• Hormonal Changes: Hormonal changes, especially in women, might contribute to the onset of RA flare-ups. Changes in hormone levels throughout the menstrual cycle or menopause may worsen joint discomfort and inflammation in some women with RA. This hormonal effect highlights the significance of taking into consideration individualized treatment strategies that take these changes into account, particularly in female patients.

  • Lack of Physical Activity: Living a sedentary lifestyle or not getting enough exercise might cause RA flare-ups. Inactivity can cause muscular weakness and joint stiffness, making it harder to adequately treat RA symptoms. Regular, safe exercise regimens can help preserve muscle strength and joint flexibility, lowering the likelihood of flare-ups.

What Treatment Options Are Available for Rheumatoid Arthritis Flare-Ups?

Although RA flare-ups can be upsetting, there are various treatment alternatives that can be used to control the symptoms and lessen how much of an impact they have on a person's day-to-day activities. During flare-ups, these therapy methods work to lessen pain, inflammation, and enhance joint function. Here are a few of the popular forms of treatment:

  • Nonsteroidal Anti-Inflammatory Drugs (NSAIDs): NSAIDs are drugs that assist treat inflammation and discomfort. During RA flare-ups, they help reduce joint discomfort and edema. Naproxen and ibuprofen are two popular NSAIDs. However, NSAIDs should be taken with caution since prolonged use of them may have negative effects.

  • Corticosteroid: Prednisone is an effective example of a corticosteroid, which are powerful anti-inflammatory drugs. They are often used during severe flare-ups to provide temporary relief. Although corticosteroids can quickly alleviate symptoms, their possible adverse effects, such as immune suppression and bone loss, make them unsuitable for long-term usage.

  • DMARDs: DMARDs (disease-modifying antirheumatic drugs) are a family of drugs that focus on the underlying autoimmune mechanism in RA. They can lessen the frequency and intensity of flare-ups as well as limit the disease's development. Methotrexate, sulfasalazine, and hydroxychloroquine are examples of common DMARDs.

  • Biologic Medications: A group of DMARDs called biologic medications specifically target immune system elements that cause inflammation. When conventional DMARDs are unsuccessful, they are frequently used. Biologics can be helpful in treating RA symptoms and reducing flare-ups, such as tumor necrosis factor (TNF) inhibitors, interleukin-6 (IL-6) inhibitors, and B-cell inhibitors.

  • Physical Therapy: A healthcare professional may carry out joint aspiration when a joint is excruciatingly painful and swollen during an attack. This surgery includes draining extra fluid from the troubled joint, which releases pressure and offers instant relief.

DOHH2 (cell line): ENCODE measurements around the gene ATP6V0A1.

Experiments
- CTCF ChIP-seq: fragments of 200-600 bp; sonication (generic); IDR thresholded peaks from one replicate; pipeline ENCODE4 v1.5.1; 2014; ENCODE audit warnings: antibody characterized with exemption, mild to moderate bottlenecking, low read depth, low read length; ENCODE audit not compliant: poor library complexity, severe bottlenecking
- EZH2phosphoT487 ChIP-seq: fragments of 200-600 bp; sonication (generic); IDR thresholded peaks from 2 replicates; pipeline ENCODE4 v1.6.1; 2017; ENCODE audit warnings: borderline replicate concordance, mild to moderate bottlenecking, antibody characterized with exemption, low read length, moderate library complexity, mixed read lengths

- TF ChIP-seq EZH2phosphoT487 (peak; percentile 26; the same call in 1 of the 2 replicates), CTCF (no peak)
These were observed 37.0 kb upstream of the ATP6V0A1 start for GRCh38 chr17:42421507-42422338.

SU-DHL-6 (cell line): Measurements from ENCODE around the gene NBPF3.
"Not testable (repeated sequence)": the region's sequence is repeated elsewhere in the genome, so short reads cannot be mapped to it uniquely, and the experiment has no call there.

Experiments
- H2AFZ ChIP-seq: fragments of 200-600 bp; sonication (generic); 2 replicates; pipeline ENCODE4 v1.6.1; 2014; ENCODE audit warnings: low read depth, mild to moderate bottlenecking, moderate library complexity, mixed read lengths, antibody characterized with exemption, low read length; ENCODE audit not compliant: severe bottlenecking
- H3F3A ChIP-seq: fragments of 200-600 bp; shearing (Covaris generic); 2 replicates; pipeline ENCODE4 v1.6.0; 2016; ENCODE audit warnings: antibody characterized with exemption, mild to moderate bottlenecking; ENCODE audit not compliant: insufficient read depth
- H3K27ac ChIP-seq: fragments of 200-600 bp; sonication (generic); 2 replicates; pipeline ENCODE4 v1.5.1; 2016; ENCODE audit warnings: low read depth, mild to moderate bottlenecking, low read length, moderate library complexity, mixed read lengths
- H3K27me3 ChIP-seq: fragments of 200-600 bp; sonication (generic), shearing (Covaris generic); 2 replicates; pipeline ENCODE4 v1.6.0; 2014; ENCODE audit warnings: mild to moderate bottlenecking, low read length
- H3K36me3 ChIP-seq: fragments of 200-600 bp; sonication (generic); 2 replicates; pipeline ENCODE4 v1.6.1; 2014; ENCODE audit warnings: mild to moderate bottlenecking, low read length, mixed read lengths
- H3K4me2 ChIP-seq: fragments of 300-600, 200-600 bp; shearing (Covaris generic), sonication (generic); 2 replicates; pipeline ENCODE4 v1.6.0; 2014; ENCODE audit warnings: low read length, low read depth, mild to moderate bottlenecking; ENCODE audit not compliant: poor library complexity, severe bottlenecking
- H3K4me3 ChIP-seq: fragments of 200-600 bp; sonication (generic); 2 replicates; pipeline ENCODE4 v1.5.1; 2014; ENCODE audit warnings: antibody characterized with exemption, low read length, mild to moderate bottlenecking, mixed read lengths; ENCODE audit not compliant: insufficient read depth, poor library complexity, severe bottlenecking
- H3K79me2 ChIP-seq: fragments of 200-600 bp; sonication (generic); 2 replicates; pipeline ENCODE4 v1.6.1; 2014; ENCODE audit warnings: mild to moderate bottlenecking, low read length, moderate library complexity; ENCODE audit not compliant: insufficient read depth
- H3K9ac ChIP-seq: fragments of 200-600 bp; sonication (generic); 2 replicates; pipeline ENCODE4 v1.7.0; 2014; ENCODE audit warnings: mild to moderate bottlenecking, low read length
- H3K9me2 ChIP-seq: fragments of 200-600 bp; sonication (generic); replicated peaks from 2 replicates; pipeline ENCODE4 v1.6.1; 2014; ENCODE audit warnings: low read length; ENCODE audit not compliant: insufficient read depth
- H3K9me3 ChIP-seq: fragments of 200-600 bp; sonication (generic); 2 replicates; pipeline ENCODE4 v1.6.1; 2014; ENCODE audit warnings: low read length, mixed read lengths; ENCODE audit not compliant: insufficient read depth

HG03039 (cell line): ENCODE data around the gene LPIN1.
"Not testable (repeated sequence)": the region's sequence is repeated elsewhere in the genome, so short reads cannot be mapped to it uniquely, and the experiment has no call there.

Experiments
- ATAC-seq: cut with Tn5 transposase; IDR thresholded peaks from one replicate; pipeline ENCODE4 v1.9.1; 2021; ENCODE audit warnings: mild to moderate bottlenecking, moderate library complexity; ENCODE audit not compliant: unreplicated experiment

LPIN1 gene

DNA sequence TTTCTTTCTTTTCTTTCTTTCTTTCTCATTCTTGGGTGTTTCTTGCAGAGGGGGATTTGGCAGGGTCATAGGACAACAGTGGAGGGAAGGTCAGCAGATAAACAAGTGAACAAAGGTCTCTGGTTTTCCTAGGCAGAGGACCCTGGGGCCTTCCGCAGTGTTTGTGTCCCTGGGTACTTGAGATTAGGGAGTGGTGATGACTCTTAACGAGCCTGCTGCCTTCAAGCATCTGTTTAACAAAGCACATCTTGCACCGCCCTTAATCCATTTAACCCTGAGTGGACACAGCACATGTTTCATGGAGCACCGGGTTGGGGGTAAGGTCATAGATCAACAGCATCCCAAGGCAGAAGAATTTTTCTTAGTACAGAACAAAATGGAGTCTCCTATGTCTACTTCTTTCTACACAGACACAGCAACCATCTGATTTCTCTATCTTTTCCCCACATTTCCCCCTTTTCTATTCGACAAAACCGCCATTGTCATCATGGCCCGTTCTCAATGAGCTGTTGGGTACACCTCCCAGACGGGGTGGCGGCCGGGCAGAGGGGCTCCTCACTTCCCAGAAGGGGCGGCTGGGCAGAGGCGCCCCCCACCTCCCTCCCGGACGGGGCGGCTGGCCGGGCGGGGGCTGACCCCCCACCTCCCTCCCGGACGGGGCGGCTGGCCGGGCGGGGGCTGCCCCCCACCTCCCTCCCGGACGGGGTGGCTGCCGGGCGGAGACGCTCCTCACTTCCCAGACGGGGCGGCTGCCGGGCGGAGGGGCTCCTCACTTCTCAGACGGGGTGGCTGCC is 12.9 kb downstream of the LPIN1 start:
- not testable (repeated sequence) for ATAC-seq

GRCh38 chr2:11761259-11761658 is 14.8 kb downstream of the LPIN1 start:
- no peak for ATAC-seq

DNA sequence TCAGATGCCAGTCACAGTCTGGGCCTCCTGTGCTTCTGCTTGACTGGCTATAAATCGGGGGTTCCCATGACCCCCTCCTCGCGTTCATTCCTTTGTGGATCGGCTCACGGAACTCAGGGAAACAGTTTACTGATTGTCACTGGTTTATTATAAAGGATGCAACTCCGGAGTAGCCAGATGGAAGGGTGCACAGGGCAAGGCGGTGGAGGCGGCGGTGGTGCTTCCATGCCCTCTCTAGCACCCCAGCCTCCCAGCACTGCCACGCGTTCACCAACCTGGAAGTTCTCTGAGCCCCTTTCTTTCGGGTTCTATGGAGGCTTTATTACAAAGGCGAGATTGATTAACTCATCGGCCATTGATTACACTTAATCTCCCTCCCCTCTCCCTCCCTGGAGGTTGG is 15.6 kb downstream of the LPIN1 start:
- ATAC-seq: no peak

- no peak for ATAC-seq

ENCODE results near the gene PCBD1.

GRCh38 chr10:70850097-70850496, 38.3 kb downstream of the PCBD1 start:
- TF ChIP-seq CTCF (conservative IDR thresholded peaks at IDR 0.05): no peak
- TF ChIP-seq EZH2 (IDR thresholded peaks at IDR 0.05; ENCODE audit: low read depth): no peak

• Occupational Therapy: Occupational therapists can help people figure out how to go about doing their regular duties without putting too much stress on their joints. They provide tactics and modifications to make daily tasks easier to do while experiencing flare-ups.

  • Heat and Cold Therapy: Using heat or cold packs on the afflicted joints during flare-ups can help decrease discomfort and swelling. While cold therapy can numb the region and lessen swelling, heat therapy can increase blood circulation.

  • Rest and Joint Protection: To stop additional aggravation during flare-ups, it is essential to rest the afflicted joints. Splints and braces can be used as supportive aids to support and shield inflammatory joints.

  • Surgery: Surgical procedures may be explored in severe RA instances when joint destruction is significant and disabling. Knee or hip replacement surgery, for example, can help relieve discomfort and restore joint function.

  • Psychological Support: It's crucial to manage the emotional toll that RA flare-ups cause. People who need psychological assistance, such as therapy or counseling, can better manage the difficulties of having a chronic illness.


Flare-ups of rheumatoid arthritis are an unwelcome but typical feature of having this inflammatory illness. People with RA can lessen their symptoms and enhance their general well-being by understanding the causes of flare-ups and putting them into practice. One may manage RA and lessen how much flare-ups affect everyday life by taking prescription drugs as directed, leading a healthy lifestyle, and getting medical advice when necessary.

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Dr. Anshul Varshney
Dr. Anshul Varshney

Internal Medicine


rheumatoid arthritis